The Knockturnal sat down with Hap & Leonard’s titular characters: Michael K. Williams and James Purefoy, courtesy of SundanceTV.
The Knockturnal: What attracted you to your role?
Michael K. Williams: The first thing that attracted me to Hap and Leonard was – he’s a walking contradiction. He’s conflicted. I love the character. I love that he’s not somebody I normally saw on television. And I love the world that they exist in. And the writing in which they executed super well. That was the first thing that attracted me to it.
The Knockturnal: You usually play strong characters. With this season taking place in a racist town, did you feel you had to tame your voice/character a bit?
Michael K. Williams: I don’t approach my projects like that. It’s about who the character is. It’s being honest to that character. It’s not about playing another tougher act. I play the honesty – the true notes of each character to the best of my ability. And for Leonard, you know, he’s weathered. He’s been beaten. He’s a black man in America who served his country and who is a little left behind. He’s a little bitter behind that, and he has a real bond with his friend – in Hap. And they kinda lean on each other for support and in understanding that it’s just a beautiful friendship between two men. It’s a great story being told about friendship, masculinity and about male friendships in America; about sexuality; about race; all of the above. All of those things I find to be beautifully attractive to the show.
The Knockturnal: What was one of your favorite moments from the show?
Michael K. Williams: One of my favorite moments from this show is actually going to be in this season. You know, it was for personal reasons honestly. The first two seasons, we had to struggle to find the rhythm, the voice – it was a lot. I thought that just because he (James Purefoy) and I were friends, it would be a no-brainer for us to jump into this. But it actually made it more difficult because we learned each-other in a sense in this world. And we learned how we work. And it was just a process. In season 3, I feel that the rhythm he and I have, and the banter – you know, it’s dark but it’s still a comedy. And banter is definitely a part. And rhythm in the banter is definitely part of the show. I feel like this season we mastered that. It’s in the pocket. There’s a situation where Hap goes into this thing where he does this little – what do you call it – practical jokes, if you want to call them, to get information. He thinks he could woo anybody, you know, with sweet talk and it doesn’t always work, right? So this time, it’s not working so he decides to create a fictitious story about an African doctor. He decides to tell these men who want to kill us that I’m the African doctor. So I immediately have to come up with an African accent, and he gives me some notes. James pulls me aside, says “Mike, do it like this”. I’m not gonna give it away because I want you to enjoy it. He tells me to do it a certain way and he gives me an idea – a note, as an actor. And it was in the moment. It was quick, and it was ingenious. And it’s one of my favorite moments. People are gonna get to see me as funny. I don’t get to make people laugh often in my career. So I think this is one of the most funniest moments in my career. And it was all based on a note that my co-worker gave me. So it’s one of my favorite moments in the show.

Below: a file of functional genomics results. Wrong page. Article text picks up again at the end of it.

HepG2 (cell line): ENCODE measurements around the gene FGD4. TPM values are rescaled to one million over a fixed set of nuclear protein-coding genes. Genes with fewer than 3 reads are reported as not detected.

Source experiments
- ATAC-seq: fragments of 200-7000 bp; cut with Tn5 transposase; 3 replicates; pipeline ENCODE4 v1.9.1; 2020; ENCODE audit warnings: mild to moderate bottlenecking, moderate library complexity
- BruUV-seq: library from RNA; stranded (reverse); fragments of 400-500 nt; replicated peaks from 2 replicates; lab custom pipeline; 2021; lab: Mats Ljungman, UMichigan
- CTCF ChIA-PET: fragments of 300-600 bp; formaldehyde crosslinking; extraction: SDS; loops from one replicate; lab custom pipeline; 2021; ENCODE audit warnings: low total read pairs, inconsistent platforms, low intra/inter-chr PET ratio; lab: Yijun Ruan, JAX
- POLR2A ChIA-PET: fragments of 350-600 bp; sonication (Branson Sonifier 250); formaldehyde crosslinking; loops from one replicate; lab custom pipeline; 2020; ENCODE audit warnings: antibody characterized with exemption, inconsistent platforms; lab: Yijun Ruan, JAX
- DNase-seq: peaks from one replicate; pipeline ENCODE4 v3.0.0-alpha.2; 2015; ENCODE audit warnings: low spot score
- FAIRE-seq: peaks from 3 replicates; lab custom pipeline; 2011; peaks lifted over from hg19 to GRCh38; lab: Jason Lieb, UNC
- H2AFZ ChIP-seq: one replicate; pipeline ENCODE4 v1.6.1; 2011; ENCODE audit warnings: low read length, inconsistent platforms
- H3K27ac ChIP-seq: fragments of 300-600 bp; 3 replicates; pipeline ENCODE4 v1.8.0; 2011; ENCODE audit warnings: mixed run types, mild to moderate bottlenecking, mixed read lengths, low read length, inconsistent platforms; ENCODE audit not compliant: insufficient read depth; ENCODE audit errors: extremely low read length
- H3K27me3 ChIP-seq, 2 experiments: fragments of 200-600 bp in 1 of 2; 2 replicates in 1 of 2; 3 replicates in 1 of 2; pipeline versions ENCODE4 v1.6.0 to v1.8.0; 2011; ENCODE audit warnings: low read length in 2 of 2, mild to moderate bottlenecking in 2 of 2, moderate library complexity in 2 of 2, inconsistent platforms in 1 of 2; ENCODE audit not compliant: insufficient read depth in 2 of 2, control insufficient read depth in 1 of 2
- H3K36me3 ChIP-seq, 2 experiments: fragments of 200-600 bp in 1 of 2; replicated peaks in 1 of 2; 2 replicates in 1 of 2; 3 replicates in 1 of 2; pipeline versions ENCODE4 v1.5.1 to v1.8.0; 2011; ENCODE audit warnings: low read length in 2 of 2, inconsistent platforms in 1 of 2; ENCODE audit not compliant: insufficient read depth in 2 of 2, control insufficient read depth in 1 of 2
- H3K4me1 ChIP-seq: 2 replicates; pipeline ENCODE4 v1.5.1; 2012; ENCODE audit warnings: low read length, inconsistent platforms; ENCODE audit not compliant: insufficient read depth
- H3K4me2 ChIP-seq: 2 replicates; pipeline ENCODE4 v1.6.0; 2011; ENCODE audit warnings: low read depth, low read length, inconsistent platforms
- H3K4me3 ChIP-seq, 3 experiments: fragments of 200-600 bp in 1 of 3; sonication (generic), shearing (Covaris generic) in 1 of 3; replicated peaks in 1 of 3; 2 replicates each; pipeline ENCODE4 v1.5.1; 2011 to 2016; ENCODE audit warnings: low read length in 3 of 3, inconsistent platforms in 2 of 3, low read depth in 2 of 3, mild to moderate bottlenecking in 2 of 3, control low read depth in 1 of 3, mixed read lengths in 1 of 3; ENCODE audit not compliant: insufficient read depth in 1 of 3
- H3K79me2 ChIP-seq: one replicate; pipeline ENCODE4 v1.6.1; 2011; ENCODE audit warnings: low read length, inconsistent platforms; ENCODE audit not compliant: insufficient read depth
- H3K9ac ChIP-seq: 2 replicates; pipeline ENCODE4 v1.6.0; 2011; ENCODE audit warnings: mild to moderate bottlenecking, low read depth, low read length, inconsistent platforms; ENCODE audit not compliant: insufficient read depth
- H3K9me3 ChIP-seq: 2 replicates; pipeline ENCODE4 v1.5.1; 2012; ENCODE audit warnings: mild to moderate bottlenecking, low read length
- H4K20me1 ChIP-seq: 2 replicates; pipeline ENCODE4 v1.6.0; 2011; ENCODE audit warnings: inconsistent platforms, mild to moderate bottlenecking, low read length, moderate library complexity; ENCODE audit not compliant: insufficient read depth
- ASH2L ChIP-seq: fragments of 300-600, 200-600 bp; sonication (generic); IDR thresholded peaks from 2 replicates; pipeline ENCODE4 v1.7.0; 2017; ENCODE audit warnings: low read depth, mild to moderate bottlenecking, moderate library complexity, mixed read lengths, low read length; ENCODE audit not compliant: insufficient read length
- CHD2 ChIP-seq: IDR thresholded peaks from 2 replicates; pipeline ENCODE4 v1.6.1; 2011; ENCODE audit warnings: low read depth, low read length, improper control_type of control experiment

The Knockturnal: Did you guys do research for the show? Ever read the books?
James Purefoy: Yeah, I mean – I read the books. I find it interesting doing that – reading the book. Because it gives you an idea of the tone of what Joe Lansdale went with this season. So I find it useful to do that. And it could be a dangerous thing reading the book because you often kind of find yourself playing things that are in the book rather than in the script. So sometimes it’s good to do that, sometimes it’s not. I did a fair amount of research on the KKK and the KKK in east Texas. And I think one of the important things – as you were just saying – for the first time, and this is one of the things that White Supremacy does, is Hap and Leonard look at each other like: “Oh, you’re a black guy. Oh, you’re a white guy.” It’s something they’re aware of but they’ve never really seen that as a negative or a potential negative. That’s the poison.
The Knockturnal: Does that make you uncomfortable on set?
James Purefoy: No, because we’re very honest with each other.
Michael K. Williams: It didn’t make me uncomfortable with James, it made me uncomfortable to have to play those notes. It’s uncomfortable. We shot it in Georgia where, you know, historically a lot of things happened. It made me uncomfortable at times on set to come and see sprawled the word “Ni**er” “Go home, Ni**er” sprawled on the side of the car that my character was in. To see Confederate flags.
James Purefoy: You don’t need a prop master to write “Go home, Ni**er” on a car and then look up and you realize that all the windows above you have got Confederate flags in. You don’t need the “Go home, Ni**er” written down because with those Confederate flags, you say that with that flag. So we had life imitating art, imitating life right there on the set in front of us.
Season 3 of SundanceTV’s Hap and Leonard premiered March 7th.